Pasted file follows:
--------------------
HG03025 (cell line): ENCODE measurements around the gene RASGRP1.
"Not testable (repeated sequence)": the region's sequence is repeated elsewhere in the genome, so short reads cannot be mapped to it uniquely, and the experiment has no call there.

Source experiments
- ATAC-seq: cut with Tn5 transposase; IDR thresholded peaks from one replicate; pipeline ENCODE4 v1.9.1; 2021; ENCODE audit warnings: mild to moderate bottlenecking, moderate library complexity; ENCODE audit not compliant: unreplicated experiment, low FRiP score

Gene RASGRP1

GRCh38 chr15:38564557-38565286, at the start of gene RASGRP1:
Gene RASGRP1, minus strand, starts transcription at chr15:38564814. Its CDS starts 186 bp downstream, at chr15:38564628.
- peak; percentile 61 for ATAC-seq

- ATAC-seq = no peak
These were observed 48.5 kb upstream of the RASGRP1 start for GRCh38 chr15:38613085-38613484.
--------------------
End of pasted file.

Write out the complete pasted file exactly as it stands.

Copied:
HG03025 (cell line): ENCODE measurements around the gene RASGRP1.
"Not testable (repeated sequence)": the region's sequence is repeated elsewhere in the genome, so short reads cannot be mapped to it uniquely, and the experiment has no call there.

Source experiments
- ATAC-seq: cut with Tn5 transposase; IDR thresholded peaks from one replicate; pipeline ENCODE4 v1.9.1; 2021; ENCODE audit warnings: mild to moderate bottlenecking, moderate library complexity; ENCODE audit not compliant: unreplicated experiment, low FRiP score

Gene RASGRP1

GRCh38 chr15:38564557-38565286, at the start of gene RASGRP1:
Gene RASGRP1, minus strand, starts transcription at chr15:38564814. Its CDS starts 186 bp downstream, at chr15:38564628.
- peak; percentile 61 for ATAC-seq

- ATAC-seq = no peak
These were observed 48.5 kb upstream of the RASGRP1 start for GRCh38 chr15:38613085-38613484.